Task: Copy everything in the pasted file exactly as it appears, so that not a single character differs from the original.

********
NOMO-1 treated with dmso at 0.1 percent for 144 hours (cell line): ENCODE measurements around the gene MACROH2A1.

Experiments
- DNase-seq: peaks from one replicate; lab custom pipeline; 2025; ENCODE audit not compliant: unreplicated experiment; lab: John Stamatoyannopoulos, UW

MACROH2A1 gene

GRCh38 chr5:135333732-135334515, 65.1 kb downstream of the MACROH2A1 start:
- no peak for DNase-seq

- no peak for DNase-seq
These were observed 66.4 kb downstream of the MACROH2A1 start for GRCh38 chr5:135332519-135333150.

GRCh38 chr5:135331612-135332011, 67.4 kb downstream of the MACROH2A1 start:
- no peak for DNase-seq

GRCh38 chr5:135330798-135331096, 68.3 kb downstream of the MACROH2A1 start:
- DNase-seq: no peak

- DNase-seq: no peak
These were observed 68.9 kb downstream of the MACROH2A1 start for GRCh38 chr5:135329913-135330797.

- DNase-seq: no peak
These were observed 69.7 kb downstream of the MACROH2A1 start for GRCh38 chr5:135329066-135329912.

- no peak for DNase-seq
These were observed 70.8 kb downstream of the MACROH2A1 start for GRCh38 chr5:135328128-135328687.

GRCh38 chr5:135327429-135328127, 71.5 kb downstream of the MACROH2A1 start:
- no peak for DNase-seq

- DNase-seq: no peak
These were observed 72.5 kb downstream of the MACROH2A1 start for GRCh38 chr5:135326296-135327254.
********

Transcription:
NOMO-1 treated with dmso at 0.1 percent for 144 hours (cell line): ENCODE measurements around the gene MACROH2A1.

Experiments
- DNase-seq: peaks from one replicate; lab custom pipeline; 2025; ENCODE audit not compliant: unreplicated experiment; lab: John Stamatoyannopoulos, UW

MACROH2A1 gene

GRCh38 chr5:135333732-135334515, 65.1 kb downstream of the MACROH2A1 start:
- no peak for DNase-seq

- no peak for DNase-seq
These were observed 66.4 kb downstream of the MACROH2A1 start for GRCh38 chr5:135332519-135333150.

GRCh38 chr5:135331612-135332011, 67.4 kb downstream of the MACROH2A1 start:
- no peak for DNase-seq

GRCh38 chr5:135330798-135331096, 68.3 kb downstream of the MACROH2A1 start:
- DNase-seq: no peak

- DNase-seq: no peak
These were observed 68.9 kb downstream of the MACROH2A1 start for GRCh38 chr5:135329913-135330797.

- DNase-seq: no peak
These were observed 69.7 kb downstream of the MACROH2A1 start for GRCh38 chr5:135329066-135329912.

- no peak for DNase-seq
These were observed 70.8 kb downstream of the MACROH2A1 start for GRCh38 chr5:135328128-135328687.

GRCh38 chr5:135327429-135328127, 71.5 kb downstream of the MACROH2A1 start:
- no peak for DNase-seq

- DNase-seq: no peak
These were observed 72.5 kb downstream of the MACROH2A1 start for GRCh38 chr5:135326296-135327254.